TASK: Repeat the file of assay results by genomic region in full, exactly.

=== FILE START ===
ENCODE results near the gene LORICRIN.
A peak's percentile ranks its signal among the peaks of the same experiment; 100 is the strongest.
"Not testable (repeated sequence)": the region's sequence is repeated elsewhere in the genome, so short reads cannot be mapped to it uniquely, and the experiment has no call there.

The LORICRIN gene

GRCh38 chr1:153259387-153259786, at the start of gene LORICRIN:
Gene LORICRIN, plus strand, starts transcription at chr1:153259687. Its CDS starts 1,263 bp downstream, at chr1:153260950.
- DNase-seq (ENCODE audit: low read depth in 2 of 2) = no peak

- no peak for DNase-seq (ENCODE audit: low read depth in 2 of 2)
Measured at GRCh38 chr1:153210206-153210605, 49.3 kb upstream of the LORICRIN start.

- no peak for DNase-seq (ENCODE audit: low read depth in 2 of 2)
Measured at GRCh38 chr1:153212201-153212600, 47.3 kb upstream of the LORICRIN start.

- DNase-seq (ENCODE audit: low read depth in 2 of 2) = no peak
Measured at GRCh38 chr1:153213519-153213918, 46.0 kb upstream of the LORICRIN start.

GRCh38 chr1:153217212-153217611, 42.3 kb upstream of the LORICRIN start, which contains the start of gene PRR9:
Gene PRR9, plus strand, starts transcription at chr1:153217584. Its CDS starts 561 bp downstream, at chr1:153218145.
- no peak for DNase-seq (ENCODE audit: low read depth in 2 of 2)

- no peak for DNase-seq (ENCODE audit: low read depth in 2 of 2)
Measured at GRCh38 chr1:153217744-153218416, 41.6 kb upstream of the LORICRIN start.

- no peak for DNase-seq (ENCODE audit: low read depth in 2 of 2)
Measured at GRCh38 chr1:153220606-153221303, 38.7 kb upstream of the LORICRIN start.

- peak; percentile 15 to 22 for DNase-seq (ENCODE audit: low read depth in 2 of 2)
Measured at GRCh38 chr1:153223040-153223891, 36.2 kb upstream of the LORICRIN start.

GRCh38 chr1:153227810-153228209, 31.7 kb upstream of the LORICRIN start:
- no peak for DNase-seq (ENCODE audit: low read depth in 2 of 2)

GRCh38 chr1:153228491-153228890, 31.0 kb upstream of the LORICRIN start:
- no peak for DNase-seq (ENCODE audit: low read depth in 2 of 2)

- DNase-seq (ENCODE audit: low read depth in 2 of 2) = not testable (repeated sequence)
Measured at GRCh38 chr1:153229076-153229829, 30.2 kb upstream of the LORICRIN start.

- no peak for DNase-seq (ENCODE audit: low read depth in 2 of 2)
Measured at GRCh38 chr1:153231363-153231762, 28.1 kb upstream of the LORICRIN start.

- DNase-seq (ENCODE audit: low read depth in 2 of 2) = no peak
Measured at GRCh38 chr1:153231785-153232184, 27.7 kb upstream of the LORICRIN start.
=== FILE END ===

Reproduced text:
ENCODE results near the gene LORICRIN.
A peak's percentile ranks its signal among the peaks of the same experiment; 100 is the strongest.
"Not testable (repeated sequence)": the region's sequence is repeated elsewhere in the genome, so short reads cannot be mapped to it uniquely, and the experiment has no call there.

The LORICRIN gene

GRCh38 chr1:153259387-153259786, at the start of gene LORICRIN:
Gene LORICRIN, plus strand, starts transcription at chr1:153259687. Its CDS starts 1,263 bp downstream, at chr1:153260950.
- DNase-seq (ENCODE audit: low read depth in 2 of 2) = no peak

- no peak for DNase-seq (ENCODE audit: low read depth in 2 of 2)
Measured at GRCh38 chr1:153210206-153210605, 49.3 kb upstream of the LORICRIN start.

- no peak for DNase-seq (ENCODE audit: low read depth in 2 of 2)
Measured at GRCh38 chr1:153212201-153212600, 47.3 kb upstream of the LORICRIN start.

- DNase-seq (ENCODE audit: low read depth in 2 of 2) = no peak
Measured at GRCh38 chr1:153213519-153213918, 46.0 kb upstream of the LORICRIN start.

GRCh38 chr1:153217212-153217611, 42.3 kb upstream of the LORICRIN start, which contains the start of gene PRR9:
Gene PRR9, plus strand, starts transcription at chr1:153217584. Its CDS starts 561 bp downstream, at chr1:153218145.
- no peak for DNase-seq (ENCODE audit: low read depth in 2 of 2)

- no peak for DNase-seq (ENCODE audit: low read depth in 2 of 2)
Measured at GRCh38 chr1:153217744-153218416, 41.6 kb upstream of the LORICRIN start.

- no peak for DNase-seq (ENCODE audit: low read depth in 2 of 2)
Measured at GRCh38 chr1:153220606-153221303, 38.7 kb upstream of the LORICRIN start.

- peak; percentile 15 to 22 for DNase-seq (ENCODE audit: low read depth in 2 of 2)
Measured at GRCh38 chr1:153223040-153223891, 36.2 kb upstream of the LORICRIN start.

GRCh38 chr1:153227810-153228209, 31.7 kb upstream of the LORICRIN start:
- no peak for DNase-seq (ENCODE audit: low read depth in 2 of 2)

GRCh38 chr1:153228491-153228890, 31.0 kb upstream of the LORICRIN start:
- no peak for DNase-seq (ENCODE audit: low read depth in 2 of 2)

- DNase-seq (ENCODE audit: low read depth in 2 of 2) = not testable (repeated sequence)
Measured at GRCh38 chr1:153229076-153229829, 30.2 kb upstream of the LORICRIN start.

- no peak for DNase-seq (ENCODE audit: low read depth in 2 of 2)
Measured at GRCh38 chr1:153231363-153231762, 28.1 kb upstream of the LORICRIN start.

- DNase-seq (ENCODE audit: low read depth in 2 of 2) = no peak
Measured at GRCh38 chr1:153231785-153232184, 27.7 kb upstream of the LORICRIN start.